We begin with Greek tragedy to illuminate cause and effect; then onto fairy-tales to explore the inciting incident; ghost stories to uncover tension; one-act stage plays to highlight dramatic conflict;
great speeches to nail-down rhetoric; and classic mysteries to solve the how-tos of plot.
Meet your mentors
Aristotle, The Brothers Grim, Edgar Allen Poe, Anton Chekov, Winston Churchill, Agatha Christie
and many more.
Hands down, Claire delivered a truly amazing writing course. What she calls her “integrated learning approach” brings together everything from the history and craft of fiction, to the essence of story-telling, to the best way to learn to write.
It is my delight to recommend this course to any and all creative writers, aspiring or seasoned. -- Joanie McEwen
“The Art of the Story is an engaging, challenging and above all fun journey through the different genres of fiction from the fairy tale to mystery, from children’s stories to creative non-fiction. By using writing projects of 100 – 300 words Claire Mulligan teaches writers the power of words and how best to use them.” – Kat Nicholls
“Claire’s classes are dynamic, well-researched and a ton of fun. I always come away with practical tools and great ideas." - Tanya,
WHAT TO EXPECT EACH WEEK
·A study of a story genre, its most influential practitioner (s), and the aspect of story-craft the genre highlights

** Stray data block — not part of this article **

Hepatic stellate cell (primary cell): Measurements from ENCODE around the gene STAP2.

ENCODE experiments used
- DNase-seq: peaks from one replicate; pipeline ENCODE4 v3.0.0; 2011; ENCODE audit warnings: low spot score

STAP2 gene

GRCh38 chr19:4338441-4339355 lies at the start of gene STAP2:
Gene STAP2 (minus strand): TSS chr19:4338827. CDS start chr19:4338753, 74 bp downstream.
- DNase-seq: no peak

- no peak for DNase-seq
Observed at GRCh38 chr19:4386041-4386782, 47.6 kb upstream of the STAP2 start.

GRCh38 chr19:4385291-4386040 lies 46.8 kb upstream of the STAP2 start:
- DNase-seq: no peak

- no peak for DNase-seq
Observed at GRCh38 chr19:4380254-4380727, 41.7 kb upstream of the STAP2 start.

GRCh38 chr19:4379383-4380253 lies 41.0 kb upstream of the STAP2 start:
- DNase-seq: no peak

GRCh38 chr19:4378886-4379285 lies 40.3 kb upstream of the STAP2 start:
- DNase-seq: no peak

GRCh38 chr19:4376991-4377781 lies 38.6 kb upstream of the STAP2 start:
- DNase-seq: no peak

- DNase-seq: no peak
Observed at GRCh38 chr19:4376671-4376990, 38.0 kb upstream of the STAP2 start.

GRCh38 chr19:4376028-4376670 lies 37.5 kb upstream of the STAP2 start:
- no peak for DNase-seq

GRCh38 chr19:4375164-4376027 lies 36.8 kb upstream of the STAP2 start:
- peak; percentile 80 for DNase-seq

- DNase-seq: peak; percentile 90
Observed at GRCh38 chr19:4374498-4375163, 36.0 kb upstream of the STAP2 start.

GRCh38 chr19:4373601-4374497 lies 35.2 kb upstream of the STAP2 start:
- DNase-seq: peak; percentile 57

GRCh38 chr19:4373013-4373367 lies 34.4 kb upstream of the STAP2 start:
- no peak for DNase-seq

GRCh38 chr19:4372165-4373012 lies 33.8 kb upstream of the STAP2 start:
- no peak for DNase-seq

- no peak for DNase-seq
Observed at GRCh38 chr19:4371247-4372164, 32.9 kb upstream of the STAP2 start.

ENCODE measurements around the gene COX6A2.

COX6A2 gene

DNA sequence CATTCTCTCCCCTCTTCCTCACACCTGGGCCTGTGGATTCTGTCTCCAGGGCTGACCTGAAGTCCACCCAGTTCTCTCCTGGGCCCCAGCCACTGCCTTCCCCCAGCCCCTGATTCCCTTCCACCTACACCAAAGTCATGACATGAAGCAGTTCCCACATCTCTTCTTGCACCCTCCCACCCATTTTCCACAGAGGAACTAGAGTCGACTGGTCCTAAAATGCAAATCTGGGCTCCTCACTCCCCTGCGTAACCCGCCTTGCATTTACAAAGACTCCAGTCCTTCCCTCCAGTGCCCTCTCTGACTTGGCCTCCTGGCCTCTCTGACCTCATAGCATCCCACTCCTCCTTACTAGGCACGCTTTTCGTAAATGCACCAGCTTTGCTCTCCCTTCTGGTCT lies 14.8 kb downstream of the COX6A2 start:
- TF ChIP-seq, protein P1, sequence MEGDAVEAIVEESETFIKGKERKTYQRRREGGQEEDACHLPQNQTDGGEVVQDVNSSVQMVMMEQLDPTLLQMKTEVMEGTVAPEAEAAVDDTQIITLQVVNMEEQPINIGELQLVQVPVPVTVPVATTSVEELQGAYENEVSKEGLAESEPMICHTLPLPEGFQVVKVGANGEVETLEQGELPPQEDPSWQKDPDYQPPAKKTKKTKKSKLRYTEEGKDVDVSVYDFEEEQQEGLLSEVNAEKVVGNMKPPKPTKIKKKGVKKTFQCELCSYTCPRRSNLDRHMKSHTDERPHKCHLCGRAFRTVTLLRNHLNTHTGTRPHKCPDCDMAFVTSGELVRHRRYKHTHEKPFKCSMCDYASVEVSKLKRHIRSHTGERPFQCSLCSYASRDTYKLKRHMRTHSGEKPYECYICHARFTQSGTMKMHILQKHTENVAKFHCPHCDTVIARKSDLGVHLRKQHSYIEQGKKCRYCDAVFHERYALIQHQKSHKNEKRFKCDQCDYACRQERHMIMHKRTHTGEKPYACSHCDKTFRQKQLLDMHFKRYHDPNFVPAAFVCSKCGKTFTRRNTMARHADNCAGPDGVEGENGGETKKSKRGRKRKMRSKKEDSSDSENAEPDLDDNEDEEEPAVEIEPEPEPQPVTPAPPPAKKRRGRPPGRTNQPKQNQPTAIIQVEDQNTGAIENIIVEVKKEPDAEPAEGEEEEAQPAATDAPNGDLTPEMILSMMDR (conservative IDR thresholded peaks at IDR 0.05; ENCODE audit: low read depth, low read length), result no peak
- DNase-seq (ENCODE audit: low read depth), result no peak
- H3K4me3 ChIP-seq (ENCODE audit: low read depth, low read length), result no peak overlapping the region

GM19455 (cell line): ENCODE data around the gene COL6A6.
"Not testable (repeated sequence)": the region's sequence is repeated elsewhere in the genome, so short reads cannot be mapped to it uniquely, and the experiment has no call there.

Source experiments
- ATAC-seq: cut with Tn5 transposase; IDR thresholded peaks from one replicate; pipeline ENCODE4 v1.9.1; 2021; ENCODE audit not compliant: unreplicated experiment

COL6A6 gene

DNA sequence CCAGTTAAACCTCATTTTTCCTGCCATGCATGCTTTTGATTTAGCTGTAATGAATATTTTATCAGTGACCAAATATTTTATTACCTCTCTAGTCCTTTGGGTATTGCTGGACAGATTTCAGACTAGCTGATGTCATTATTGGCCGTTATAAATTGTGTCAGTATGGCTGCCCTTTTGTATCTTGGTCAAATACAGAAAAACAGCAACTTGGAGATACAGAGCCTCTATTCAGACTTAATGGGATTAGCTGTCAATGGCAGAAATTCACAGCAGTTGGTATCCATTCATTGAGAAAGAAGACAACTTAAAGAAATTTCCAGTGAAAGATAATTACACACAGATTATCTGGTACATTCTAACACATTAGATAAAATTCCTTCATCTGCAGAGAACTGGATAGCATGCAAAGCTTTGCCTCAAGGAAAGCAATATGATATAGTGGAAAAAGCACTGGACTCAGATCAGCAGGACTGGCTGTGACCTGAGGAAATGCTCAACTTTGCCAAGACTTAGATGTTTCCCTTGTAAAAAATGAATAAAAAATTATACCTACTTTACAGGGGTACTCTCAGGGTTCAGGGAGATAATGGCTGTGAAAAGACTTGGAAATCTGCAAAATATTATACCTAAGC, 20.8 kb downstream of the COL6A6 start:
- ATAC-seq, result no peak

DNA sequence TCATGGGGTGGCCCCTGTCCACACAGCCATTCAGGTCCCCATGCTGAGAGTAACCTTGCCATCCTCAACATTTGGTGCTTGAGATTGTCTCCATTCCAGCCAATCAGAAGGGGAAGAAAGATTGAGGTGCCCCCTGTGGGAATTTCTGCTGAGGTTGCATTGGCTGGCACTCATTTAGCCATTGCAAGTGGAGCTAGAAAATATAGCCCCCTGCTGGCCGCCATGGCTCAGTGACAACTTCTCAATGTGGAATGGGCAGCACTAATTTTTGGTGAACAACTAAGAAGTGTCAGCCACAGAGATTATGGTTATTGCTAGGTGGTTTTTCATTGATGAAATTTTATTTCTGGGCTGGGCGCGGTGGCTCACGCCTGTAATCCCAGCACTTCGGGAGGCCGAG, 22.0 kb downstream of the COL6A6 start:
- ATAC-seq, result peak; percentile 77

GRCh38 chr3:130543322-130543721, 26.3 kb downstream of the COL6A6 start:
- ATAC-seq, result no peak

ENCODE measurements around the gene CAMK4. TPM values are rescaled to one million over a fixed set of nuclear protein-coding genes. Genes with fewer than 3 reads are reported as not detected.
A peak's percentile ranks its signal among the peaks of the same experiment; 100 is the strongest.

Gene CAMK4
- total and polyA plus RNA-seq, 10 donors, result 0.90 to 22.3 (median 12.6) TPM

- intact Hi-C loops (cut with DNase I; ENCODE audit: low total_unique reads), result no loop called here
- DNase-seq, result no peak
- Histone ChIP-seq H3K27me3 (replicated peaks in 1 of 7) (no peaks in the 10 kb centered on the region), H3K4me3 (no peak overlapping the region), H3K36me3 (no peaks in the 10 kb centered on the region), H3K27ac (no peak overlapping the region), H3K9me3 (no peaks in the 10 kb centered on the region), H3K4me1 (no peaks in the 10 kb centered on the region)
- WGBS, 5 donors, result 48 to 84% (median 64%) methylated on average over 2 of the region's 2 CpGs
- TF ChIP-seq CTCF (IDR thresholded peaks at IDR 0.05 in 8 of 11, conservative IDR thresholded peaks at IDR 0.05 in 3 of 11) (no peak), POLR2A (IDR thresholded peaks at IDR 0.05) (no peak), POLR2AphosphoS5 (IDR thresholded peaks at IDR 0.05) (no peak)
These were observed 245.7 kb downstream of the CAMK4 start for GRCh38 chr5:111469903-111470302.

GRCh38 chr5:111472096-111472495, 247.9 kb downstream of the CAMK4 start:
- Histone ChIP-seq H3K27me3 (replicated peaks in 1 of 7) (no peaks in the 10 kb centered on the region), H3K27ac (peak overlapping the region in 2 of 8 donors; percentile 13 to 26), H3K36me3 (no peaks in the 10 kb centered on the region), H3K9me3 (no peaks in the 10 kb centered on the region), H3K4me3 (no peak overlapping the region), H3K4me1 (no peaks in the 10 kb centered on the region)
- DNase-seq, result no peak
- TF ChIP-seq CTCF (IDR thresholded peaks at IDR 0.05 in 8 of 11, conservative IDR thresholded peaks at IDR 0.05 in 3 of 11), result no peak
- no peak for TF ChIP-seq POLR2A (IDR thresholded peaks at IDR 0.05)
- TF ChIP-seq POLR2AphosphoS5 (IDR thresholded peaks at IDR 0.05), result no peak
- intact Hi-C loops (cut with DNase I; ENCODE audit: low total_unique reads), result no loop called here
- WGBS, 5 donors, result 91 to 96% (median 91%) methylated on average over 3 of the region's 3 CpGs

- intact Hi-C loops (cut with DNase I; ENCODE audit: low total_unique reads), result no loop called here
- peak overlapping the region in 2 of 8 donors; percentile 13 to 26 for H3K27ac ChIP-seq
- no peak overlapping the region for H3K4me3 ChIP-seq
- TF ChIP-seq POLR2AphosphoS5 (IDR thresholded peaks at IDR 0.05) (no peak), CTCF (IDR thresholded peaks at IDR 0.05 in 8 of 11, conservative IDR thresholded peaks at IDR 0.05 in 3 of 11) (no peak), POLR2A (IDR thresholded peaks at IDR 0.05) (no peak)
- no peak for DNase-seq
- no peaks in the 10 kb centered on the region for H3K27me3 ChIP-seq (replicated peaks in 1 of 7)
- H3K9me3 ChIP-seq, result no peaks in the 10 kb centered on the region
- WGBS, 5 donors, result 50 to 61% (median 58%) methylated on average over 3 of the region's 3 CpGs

A lecture with slides, examples, and short videos
In-class prompts and/or exercises on an aspect of craft
An assigned short story for discussion on what exactly makes a story . . . a story
Flash fiction or CNF homework prompts that will generate 6-300-word stories that you can develop, adapt, or polish up for submission to magazines and contests.
And more . . .
A mid-term and final test. Test!? Let’s call them reviews
A thorough understanding of concepts such as peripeteias anaphora, objective correlative, Chekov’s gun, and chiasmus with which to amaze your friends and send your writing craft to the next level
A one-on-one editorial consult once the class is complete
What makes a story, a story. Understanding literary versus genre fiction.
IT’S ALL GREEK TO US
Aristotle's top tips. What the genre of tragedy can teach all writers about cause and effect
AND THE MORAL OF THE STORY
Aesop, the thematic premise, and the character ‘mark’
I HARDLY RECOGNIZE YOU
Ovid and the importance of a protagonist’s transformation
INTO THE MAGIC REALM
What wondertales can teach us about the inciting incidence, the bargain, the trial, and the crossing of the threshold